Regiment:               Royal Scots Fusiliers, 5th Btn.  

Rank & Number:      Private, 241915  

21 May 1878; 350 Main Street, Glasgow  

5 January 1968; Vancouver, B.C., Canada  


PETER DEWAR was born 21 May 1878 at 350 Main Street, Glasgow, to parents John, a boot factory finisher, and Janet Sawers (who married in Bridgeton, Glasgow on 28 Dec 1877).  He died, aged 89, on 5 Jan 1968 in Vancouver, British Columbia, Canada (the informant is his daughter Theresa).  

On 1st Jan 1903 at 4 Wood Street, Coatbridge, Peter (aged 24, steel plate inspector, of 16 Trafalgar Street, Bridgeton, Glasgow) married Mary Pender White Kelly.  

In the 1881 Census, Peter, aged 3, is living 350 Main Street, Bridgeton with parents John (27, b. Glasgow, boot finisher) and Janet (21, b. Glasgow), and siblings Charles (4, b. Glasgow) and Elizabeth (10m, b. Glasgow)   In the 1901 Census, he’s aged 22 and a steel plate dresser, and is living 16 Trafalgar Street, Bridgeton with mother Janet (42, steam loom weaver) and siblings Jon (17), Alex (15), Thos (12), Jessie (10) and Wm (9).  

In the 1911 Census – aged 32 and a a missionary, he’s living Tailor's Rest, Strand Street, Whitehaven, Cumberland with wife Mary (35, b. Baillieston) and children Margaret (6, b. Glasgow), and John (3, b. Glasgow)  

In the 1915 and 1920 Valuation Rolls, Peter Dewar, evangelist, is a tenant at Allanbank, Fairlie.  

On 23 May 1924, Peter, wife Mary and children John (16), Theresa (13) and Catherine (9) emigrated to Canada, where they planned to settle in Winnipeg, and in July and August 1924, the Winnipeg Free Press advertised Peter Dewar of Glasgow speaking at Elim Chapel.  The family travelled to Australia in 1927, and in October that year the Adelaide Register included a notice that both Peter and son John had been appointed to churches in the Presbytery of Adelaide.  In August 1928, the family left Adelaide and returned to Canada.    

The Largs & Millport Weekly News reported on 9 Feb 1918 that Peter Dewar had been on board one of the transports recently torpedoed by an enemy submarine while travelling to Alexandria.  On 26 Apr 1919, he gave a lecture at St. Margaret’s Church, Fairlie, describing his experiences while on service in Palestine and France.  His medal index card shows he received the British War and Victory medals.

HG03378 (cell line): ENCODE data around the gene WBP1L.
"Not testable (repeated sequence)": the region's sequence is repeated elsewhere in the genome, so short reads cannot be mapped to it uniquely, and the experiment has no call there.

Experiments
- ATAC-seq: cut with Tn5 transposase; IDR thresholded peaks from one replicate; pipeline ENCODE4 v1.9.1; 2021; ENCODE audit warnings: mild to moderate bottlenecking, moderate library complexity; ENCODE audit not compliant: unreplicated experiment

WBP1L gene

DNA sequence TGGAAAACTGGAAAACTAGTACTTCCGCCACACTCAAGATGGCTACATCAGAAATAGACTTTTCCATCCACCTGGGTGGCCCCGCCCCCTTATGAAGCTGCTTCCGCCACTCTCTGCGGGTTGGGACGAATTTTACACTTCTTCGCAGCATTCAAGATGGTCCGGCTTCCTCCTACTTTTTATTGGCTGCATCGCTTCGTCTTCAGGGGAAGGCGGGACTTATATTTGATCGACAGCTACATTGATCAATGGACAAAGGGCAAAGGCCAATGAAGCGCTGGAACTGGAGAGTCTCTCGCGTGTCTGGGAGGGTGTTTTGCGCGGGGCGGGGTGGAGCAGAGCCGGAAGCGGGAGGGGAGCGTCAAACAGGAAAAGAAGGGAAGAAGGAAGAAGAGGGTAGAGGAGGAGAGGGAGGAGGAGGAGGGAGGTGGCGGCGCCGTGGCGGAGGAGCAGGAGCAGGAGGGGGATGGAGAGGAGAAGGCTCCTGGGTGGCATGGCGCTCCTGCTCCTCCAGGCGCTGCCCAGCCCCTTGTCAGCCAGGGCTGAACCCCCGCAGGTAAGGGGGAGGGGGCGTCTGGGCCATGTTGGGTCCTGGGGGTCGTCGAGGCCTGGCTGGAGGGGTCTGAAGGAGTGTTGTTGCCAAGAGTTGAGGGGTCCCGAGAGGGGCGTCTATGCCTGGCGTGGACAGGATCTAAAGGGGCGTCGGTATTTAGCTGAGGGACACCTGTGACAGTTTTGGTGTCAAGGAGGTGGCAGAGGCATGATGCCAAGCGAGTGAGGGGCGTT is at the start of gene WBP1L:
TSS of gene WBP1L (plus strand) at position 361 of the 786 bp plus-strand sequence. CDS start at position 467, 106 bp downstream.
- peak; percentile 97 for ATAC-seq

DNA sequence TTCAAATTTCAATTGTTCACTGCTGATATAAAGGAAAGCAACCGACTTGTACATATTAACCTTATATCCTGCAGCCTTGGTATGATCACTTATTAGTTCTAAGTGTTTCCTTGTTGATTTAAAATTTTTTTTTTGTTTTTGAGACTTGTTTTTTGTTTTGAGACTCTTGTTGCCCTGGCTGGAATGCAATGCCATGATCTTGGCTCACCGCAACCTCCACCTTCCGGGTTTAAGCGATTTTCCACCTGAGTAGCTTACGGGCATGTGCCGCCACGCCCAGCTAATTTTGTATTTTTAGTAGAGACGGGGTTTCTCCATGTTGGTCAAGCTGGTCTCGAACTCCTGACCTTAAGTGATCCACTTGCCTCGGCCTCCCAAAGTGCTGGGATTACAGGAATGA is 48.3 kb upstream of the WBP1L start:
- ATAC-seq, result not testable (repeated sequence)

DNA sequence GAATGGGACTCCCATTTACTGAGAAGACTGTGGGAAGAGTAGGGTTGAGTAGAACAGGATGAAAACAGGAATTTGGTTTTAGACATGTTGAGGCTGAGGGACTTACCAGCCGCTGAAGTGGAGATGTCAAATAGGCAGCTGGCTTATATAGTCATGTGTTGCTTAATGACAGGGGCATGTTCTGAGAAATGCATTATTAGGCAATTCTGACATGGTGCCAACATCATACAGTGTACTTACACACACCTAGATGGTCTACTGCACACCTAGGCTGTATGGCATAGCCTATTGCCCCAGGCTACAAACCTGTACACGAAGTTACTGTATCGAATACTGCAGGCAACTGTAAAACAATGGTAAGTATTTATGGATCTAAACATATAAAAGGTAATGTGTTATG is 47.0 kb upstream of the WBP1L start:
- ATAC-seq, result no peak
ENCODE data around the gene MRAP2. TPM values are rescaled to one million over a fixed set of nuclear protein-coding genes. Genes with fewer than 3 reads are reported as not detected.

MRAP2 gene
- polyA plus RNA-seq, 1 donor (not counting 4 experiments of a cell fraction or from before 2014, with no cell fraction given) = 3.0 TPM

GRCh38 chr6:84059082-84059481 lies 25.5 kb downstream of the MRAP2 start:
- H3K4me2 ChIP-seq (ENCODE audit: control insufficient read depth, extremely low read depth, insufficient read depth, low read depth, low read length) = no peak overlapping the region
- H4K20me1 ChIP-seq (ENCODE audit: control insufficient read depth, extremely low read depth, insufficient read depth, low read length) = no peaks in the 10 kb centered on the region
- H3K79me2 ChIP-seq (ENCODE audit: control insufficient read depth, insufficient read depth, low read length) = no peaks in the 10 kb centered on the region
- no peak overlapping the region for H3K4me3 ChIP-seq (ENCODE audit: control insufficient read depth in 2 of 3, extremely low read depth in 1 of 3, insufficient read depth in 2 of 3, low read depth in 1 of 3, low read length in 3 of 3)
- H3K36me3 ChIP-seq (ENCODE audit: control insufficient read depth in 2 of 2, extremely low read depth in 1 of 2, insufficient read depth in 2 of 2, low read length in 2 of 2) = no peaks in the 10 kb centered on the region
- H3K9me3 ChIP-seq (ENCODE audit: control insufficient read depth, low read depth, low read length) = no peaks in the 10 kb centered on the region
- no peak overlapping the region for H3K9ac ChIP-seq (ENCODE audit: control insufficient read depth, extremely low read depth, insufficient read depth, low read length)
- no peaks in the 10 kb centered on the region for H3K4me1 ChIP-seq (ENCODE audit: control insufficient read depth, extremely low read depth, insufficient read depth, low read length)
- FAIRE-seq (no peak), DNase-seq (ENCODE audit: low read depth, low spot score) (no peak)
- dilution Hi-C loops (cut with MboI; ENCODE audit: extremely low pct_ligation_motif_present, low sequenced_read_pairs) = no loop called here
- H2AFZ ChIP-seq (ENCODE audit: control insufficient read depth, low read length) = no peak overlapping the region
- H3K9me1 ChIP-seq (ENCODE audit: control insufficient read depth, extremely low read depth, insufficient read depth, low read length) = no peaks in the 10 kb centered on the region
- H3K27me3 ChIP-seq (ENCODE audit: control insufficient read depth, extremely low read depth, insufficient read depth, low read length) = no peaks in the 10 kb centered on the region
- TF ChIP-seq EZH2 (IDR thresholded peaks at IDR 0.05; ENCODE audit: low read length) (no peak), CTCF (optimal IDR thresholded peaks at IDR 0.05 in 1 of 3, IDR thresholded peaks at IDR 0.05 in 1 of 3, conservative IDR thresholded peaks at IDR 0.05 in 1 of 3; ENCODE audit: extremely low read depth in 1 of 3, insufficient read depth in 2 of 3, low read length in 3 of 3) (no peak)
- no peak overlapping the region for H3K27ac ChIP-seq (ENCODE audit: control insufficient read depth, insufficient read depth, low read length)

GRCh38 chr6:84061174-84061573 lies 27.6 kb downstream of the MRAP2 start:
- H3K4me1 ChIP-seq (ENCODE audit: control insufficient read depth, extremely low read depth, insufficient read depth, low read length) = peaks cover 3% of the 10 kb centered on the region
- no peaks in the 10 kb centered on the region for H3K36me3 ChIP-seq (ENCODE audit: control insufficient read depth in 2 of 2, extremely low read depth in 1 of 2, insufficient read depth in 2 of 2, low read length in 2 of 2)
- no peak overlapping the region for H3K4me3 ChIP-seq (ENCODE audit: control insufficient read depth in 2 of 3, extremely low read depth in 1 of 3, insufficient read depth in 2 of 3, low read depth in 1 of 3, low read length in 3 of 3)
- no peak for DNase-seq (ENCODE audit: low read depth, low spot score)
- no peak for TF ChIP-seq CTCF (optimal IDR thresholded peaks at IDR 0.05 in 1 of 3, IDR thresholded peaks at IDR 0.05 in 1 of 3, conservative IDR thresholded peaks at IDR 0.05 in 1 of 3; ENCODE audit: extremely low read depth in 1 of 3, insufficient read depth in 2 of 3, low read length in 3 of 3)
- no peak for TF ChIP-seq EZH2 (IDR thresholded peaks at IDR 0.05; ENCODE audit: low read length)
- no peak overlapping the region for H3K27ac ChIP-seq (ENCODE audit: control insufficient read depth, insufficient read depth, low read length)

Extracts from the Largs & Millport Weekly News:-  

24 April 1915  
A special series of services are at present being conducted in the Largs Mission Hall by Mr. Peter Dewar, late UF missionary, Kilwinning  

9 February 1918  
Mrs. Dewar, Allanbank, Fairlie, has received news that her husband Pte. Peter Dewar was on board one of the transports recently torpedoed by an enemy submarine.  We are glad to know that Pte. Dewar was amongst the rescued, and is none the worse for his unhappy experience.  Pte. Dewar, prior to his enlistment, was a well known Ayrshire evangelist connected with the United Free Church.  

26 April 1919  
Mr. Peter Dewar, evangelist, lectured at St. Margaret’s U.F. Church on Sunday evening on his experiences and impressions while on service in Palestine and France.  A large congregation was in attendance who listed in rapt attention to a most interesting address.  Not the least interesting part of Mr. Dewar’s address was his graphic description of the torpedoing of the transport in which he travelled to Alexandria.

Extracts from other newspapers:-
Winnipeg Free Press, July & August 1924
Adverts for Mr. Peter Dewar of Glasgow speaking at Elim Chapel  

Adelaide Register, October 1927 to August 1928
Articles from Presbytery of Adelaide about Mr. Peter Dewar taking charge at Woodville, and his son Mr. John Dewar being appointed to the church at Port Pirie.  On 4th August, it's intimated that Peter Dewar has resigned and will return to Canada on August 18; and on 18 August it's mentioned that Messrs. P. and J. Dewar, of Woodville, and Port Pirie respectively, will leave Adelaide today on their return to Canada (snippets only, full articles not available).

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Fairlie Community Association SCIO
Scottish Charity No. SC028785